“Be polite and let it go,” or, “Take is as a compliment” are common phrases heard from older male members of my household.
Yet in what world would we tell a cisgender, white man to take a derogatory statement as a compliment?
Is it because we allow men to react in violence and play ‘alpha’ to protect their pride? Or because the existence of a man means more in this society than a right for a woman to say, “No.” It’s the oldest trick in the book, the harsh lesson that claiming to have a boyfriend will be a better deterrent than politely declining a man’s advances. A man who is likely to react violently to protect their pride.
Then men are fast to claim, ‘Not all men.’ While, yes, that’s true, we don’t know which men, so we fear them all because imagine what will happen if we don’t... We fear them all because in the case of Sarah Everard, even a police officer couldn’t be trusted. Now the ones who believe it their responsibility to protect us are a depiction of menace.
So, this is a dangerous reality of life as a woman. Within the same week as International Woman’s Day the legibility of one overtly racially abused and publicly demeaned woman stating her fight with suicidal thoughts was deemed a topic appropriate for debate. Only a day later a brutal abduction and murder of a blameless woman who felt it safe to walk home.
Sarah’s story has gained media-wide coverage and has been graced with a definitive end. That’s more than many abducted, assaulted or murdered women are granted. Naomi Hersi’s story flows almost parallel Sarah’s. She was a trans woman of colour found stabbed to death in London after being reported missing but the media coverage was miniscule in comparison to Sarah’s. As to the reason why some cases gain nationwide attention and others don’t - I cannot say, but we can all fathom a pretty good guess (spoiler alter, it's because we live in a largely racist and transphobic society).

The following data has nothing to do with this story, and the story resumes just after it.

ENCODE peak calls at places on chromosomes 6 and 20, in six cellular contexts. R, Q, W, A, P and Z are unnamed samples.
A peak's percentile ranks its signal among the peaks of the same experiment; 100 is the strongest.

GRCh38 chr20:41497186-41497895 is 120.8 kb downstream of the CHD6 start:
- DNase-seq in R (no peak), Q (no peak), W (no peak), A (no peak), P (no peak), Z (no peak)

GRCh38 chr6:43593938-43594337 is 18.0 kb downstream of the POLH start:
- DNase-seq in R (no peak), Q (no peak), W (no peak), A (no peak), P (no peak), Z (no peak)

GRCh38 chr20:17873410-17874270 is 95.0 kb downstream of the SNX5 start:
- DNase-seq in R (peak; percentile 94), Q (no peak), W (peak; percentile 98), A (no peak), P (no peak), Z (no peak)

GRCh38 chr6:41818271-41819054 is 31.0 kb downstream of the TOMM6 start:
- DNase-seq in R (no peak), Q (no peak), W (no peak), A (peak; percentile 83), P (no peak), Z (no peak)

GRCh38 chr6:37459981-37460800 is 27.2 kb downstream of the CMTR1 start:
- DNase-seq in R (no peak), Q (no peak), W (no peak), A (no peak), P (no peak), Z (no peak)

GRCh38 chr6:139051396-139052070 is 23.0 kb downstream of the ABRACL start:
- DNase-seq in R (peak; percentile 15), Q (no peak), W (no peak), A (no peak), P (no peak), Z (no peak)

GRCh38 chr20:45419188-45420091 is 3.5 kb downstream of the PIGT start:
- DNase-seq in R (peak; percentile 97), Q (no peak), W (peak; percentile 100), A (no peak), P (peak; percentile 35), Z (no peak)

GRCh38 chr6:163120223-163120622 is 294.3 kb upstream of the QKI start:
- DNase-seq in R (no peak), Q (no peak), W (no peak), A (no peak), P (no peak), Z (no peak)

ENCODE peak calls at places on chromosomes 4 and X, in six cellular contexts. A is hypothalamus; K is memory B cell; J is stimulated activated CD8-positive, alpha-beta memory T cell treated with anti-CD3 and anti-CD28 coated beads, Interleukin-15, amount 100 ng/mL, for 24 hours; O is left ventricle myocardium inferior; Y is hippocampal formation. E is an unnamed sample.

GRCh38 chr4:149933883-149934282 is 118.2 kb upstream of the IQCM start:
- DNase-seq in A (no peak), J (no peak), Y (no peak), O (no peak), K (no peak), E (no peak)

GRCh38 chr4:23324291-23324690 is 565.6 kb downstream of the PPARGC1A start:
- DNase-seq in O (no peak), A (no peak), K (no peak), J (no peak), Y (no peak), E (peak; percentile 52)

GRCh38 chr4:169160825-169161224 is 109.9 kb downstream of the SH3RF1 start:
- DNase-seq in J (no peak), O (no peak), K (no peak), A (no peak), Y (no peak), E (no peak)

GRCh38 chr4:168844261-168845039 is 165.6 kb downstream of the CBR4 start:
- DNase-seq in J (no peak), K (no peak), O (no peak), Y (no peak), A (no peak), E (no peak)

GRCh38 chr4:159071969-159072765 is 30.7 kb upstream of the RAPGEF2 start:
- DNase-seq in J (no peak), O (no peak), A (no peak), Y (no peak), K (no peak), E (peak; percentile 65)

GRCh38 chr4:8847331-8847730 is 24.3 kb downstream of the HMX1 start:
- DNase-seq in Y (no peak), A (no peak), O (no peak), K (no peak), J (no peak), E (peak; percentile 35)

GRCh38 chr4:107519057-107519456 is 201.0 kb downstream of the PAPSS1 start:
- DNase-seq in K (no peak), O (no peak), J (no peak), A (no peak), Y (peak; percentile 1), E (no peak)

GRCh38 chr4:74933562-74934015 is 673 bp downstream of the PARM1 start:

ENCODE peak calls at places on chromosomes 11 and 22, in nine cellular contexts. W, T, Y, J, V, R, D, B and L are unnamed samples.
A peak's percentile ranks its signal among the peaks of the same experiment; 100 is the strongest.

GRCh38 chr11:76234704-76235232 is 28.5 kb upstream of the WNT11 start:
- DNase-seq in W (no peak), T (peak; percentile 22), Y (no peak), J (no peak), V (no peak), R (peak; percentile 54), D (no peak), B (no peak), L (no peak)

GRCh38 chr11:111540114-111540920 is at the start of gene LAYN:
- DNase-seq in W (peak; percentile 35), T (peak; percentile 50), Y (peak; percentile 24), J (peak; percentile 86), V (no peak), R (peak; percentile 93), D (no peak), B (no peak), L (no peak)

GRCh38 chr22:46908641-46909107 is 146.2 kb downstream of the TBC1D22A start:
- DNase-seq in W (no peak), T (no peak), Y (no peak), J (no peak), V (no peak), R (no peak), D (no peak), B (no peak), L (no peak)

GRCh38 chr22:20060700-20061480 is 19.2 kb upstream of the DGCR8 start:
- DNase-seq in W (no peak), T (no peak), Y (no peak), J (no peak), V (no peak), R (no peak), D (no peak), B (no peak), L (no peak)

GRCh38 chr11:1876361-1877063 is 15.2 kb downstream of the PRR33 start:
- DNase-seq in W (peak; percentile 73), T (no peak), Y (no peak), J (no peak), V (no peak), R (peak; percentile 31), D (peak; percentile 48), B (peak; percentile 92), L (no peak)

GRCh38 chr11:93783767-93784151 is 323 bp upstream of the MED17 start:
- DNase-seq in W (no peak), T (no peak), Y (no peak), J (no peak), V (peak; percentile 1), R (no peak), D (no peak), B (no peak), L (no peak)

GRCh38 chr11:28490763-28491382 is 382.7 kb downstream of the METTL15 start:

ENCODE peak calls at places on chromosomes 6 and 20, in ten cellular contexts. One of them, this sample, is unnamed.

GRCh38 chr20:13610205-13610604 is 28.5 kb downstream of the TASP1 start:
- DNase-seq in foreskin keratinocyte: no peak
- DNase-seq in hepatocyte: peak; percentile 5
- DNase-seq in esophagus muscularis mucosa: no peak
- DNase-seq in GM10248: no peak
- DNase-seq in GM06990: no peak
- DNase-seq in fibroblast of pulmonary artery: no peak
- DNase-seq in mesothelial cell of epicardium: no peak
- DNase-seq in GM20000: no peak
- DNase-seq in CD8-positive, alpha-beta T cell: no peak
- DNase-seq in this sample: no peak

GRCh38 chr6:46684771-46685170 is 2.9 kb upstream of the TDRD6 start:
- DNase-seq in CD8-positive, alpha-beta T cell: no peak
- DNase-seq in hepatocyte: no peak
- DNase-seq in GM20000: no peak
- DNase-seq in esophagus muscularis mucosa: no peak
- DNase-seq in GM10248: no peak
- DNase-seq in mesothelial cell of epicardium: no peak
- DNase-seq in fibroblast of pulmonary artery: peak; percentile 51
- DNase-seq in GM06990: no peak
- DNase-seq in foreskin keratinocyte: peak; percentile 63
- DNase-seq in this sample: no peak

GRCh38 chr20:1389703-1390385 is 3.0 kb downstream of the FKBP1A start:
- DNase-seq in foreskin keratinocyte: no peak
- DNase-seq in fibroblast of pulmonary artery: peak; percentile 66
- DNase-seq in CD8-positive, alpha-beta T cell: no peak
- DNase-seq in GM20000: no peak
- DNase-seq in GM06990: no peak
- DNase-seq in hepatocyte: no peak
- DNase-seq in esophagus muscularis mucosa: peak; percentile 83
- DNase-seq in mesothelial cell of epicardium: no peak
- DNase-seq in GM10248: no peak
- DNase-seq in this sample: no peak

image from @thecut
Both Sarah and Naomi should have been safe. The key word is safe because the modern formula for safety for women commonly looks like individuals yelling humiliating and overly erotic things and cars slowing down as we walk past. We’re taught to expect that. A bad day might look like a man exposing himself to us or being groped during the commute – but we’re trained to expect that too and to even repackage it as flattery.
Yet it most definitely is not flattery and I am angry about the treatment of women in the world and a society which conditions us to believe that mistreatment like this is fine as ‘it could always be worse.’ Well, it can be worse but that does not mean that those who mistreat us shouldn’t be held accountable for the fear-driven and hostile environment which they create.
I am angry about the murder of Sarah Everard – this inescapable epidemic of molestation and sexual assault has to end. For that to happen, you have to get angry too – regardless of your gender – we all have a responsibility to educate ourselves about the correct way to treat our fellow human beings and stand up for mistreatment when we see it. Enough is enough.